> > it opened in 2002. It bars outside visitors except for the
> > International Red Cross and refuses to make public the names of those
> > held there. The prison may not be photographed, even from a distance.
> >
> > Citing unnamed military officials and former detainees, the Times
> > reports that prisoners at Bagram are held by the dozen in wire cages,
> > sleep on the floor on foam mats and are often made to use plastic
> > buckets for latrines. Before recent renovations, detainees rarely saw
> > daylight except for brief visits to a small exercise yard. The U.S.
> > military on Sunday defended Bagram air base saying detainees there are
> > treated humanely and provided "the best possible living conditions."
> >
> > But evidence of abuse of prisoners at Bagram has emerged over the
> > years. In December 2002, two Afghan prisoners were found dead, hanging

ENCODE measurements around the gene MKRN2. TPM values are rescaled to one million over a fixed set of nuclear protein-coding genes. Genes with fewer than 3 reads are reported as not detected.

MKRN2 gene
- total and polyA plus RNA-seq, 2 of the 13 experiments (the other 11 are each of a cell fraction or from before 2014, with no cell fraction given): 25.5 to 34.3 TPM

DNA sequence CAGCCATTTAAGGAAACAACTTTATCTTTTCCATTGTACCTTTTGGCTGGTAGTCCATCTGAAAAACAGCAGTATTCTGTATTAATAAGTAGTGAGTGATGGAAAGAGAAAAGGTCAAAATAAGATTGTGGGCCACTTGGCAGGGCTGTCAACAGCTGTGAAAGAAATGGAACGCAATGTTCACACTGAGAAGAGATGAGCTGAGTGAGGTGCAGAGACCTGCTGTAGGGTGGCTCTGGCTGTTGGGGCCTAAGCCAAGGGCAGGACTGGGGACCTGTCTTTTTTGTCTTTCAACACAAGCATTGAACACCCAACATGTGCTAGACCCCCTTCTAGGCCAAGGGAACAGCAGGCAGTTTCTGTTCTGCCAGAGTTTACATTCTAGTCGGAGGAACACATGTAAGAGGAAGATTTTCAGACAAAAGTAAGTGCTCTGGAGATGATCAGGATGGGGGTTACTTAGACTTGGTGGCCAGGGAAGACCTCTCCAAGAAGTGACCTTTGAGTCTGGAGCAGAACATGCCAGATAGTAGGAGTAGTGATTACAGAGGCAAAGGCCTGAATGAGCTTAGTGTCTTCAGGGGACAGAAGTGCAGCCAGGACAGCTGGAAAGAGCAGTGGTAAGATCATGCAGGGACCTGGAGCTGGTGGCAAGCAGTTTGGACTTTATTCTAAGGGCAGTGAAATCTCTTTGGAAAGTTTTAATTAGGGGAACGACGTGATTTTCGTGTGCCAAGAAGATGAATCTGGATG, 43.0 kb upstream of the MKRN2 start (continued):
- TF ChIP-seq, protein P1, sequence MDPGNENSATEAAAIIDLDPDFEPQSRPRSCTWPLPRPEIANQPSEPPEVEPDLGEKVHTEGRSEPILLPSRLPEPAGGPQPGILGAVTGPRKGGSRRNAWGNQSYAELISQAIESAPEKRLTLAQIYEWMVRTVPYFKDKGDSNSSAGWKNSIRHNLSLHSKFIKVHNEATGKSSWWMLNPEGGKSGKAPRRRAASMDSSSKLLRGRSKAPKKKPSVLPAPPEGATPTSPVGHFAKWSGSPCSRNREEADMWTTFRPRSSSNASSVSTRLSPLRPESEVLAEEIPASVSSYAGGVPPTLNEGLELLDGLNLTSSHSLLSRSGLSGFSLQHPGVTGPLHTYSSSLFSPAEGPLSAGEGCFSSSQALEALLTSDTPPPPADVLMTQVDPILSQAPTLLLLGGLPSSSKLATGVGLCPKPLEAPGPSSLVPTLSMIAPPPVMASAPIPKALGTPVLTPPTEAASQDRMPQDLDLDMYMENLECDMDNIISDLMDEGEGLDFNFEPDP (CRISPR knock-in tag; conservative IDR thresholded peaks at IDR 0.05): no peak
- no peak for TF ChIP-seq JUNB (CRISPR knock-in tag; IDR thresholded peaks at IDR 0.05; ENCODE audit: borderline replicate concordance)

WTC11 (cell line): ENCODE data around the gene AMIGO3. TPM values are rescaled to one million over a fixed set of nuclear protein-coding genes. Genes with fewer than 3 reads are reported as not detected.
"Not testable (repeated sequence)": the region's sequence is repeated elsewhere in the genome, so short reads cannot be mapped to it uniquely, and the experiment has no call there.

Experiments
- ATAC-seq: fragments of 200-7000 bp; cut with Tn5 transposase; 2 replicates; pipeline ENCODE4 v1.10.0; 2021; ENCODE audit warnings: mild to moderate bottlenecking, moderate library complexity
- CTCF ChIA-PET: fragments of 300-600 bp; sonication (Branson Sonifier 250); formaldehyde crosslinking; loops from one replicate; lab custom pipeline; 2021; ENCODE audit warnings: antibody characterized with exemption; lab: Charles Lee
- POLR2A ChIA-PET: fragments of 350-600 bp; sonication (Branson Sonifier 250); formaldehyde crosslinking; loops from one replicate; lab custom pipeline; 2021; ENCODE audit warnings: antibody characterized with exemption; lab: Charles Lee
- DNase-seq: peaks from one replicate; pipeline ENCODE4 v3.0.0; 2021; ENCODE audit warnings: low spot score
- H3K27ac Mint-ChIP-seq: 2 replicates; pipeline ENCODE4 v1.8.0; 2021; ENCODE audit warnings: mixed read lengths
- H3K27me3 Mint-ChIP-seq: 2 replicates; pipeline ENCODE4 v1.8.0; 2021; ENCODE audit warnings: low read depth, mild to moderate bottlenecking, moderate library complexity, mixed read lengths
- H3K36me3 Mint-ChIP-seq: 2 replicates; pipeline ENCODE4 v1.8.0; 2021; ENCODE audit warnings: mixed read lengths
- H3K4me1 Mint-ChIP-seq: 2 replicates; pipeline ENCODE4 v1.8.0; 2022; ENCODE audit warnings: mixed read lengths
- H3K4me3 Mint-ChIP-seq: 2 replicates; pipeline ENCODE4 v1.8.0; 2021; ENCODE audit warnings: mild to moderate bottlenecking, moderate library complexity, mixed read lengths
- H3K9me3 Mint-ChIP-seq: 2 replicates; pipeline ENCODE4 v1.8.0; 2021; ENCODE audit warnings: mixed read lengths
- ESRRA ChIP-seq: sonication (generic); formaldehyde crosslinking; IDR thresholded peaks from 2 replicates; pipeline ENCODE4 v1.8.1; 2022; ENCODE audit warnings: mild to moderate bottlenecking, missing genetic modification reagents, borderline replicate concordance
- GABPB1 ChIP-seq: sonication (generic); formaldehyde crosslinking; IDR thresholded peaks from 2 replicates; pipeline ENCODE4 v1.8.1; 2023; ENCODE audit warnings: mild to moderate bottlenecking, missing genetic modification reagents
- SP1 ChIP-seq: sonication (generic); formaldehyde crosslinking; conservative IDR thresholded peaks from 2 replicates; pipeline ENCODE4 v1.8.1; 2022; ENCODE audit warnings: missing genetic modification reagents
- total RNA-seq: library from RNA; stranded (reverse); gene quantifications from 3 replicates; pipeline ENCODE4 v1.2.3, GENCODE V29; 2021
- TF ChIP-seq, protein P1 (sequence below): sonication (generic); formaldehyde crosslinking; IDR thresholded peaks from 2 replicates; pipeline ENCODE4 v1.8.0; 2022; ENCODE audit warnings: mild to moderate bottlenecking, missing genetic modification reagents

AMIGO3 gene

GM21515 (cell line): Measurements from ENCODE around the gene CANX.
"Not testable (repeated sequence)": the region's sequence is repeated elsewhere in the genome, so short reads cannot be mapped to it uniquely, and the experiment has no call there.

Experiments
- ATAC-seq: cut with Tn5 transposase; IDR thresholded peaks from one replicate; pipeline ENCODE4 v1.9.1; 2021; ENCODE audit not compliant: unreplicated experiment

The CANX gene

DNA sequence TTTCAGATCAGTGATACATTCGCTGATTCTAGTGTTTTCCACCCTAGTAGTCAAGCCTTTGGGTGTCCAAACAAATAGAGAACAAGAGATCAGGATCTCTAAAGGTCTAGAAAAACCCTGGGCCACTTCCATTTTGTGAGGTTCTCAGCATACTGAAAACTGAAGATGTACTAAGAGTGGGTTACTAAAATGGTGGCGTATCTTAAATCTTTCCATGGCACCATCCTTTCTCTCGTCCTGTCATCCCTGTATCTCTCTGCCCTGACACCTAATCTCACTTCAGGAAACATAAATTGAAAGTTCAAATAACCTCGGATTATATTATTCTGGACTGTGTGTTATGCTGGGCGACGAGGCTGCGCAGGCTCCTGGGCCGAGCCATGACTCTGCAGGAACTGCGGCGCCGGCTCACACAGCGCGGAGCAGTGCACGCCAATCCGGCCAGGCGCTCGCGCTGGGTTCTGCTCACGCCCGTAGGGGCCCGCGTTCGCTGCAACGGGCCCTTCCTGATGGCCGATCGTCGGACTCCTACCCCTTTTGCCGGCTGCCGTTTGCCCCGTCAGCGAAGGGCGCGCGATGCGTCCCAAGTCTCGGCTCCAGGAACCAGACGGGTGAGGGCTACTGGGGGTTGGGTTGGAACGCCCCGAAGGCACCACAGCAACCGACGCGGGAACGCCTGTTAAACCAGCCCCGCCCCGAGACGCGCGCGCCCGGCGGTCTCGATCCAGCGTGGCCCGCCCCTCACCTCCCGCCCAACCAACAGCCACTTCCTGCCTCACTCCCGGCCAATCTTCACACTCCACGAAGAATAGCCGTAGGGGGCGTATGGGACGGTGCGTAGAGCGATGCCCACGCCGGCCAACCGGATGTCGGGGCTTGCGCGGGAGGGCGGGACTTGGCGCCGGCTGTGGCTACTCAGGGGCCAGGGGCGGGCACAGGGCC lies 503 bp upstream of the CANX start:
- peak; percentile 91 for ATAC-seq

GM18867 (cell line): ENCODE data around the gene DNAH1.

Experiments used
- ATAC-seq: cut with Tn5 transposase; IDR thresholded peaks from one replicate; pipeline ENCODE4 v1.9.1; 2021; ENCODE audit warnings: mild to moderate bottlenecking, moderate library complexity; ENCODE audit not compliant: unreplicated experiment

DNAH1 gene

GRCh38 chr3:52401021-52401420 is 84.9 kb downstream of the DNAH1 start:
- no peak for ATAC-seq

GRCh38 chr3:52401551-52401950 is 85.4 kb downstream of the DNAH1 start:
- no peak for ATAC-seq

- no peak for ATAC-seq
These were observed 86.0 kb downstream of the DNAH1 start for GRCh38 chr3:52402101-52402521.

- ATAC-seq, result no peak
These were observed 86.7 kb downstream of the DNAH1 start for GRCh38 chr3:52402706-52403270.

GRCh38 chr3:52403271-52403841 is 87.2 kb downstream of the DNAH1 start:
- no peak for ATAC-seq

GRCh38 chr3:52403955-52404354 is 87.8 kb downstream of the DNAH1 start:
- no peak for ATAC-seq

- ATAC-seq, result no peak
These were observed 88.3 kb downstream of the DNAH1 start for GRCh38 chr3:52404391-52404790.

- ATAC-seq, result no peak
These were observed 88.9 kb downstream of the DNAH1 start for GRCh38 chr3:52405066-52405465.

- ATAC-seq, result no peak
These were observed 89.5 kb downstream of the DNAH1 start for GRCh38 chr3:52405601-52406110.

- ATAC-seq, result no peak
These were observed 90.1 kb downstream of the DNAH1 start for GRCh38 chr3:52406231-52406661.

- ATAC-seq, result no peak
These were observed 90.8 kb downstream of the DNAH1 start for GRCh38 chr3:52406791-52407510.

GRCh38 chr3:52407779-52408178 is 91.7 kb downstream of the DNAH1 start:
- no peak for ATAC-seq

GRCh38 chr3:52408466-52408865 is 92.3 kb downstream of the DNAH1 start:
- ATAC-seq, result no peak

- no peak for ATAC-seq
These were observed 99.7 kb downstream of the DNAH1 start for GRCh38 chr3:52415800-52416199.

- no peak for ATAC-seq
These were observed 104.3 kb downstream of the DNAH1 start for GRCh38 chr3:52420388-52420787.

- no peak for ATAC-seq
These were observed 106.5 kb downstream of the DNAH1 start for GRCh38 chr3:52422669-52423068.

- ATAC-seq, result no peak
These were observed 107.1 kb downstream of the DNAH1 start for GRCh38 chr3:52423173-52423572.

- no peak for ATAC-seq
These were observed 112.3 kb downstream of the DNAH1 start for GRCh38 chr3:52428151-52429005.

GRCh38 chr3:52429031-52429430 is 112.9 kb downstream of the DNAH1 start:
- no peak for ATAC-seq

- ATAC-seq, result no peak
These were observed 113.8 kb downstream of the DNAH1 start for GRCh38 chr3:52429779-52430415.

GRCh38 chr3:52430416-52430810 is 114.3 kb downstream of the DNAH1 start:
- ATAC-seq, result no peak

> > by their shackled wrists in isolation cells at the prison. An Army
> > investigation showed they were treated harshly by interrogators,
> > deprived of sleep for days, and struck so often in the legs by guards
> > that a coroner compared the injuries to being run over by a bus. No one
> > has been prosecuted for the deaths, though both were ruled homicides
> > and the Army claims the men were beaten to death inside the jail.
> >
> > We are joined on the line by Clive Stafford Smith, a British-born human
> > rights lawyer who represents 40 detainees at Guantanamo Bay, many of
> > whom passed through Bagram Air Base. He is legal director of the
> > charity Reprieve. We are also joined by Michael Ratner, president of
> > the Center for Constitutional Rights.
> >
> > * Clive Stafford Smith, a British-born human rights lawyer who
> > represents 40 detainees at Guantanamo Bay, many of whom passed through
> > Bagram Air Base. He is legal director of the charity Reprieve.
> > * Michael Ratner, president of the Center for Constitutional
> > Rights.
> >
> > With links to audio/video later today, as well as transcript:
> >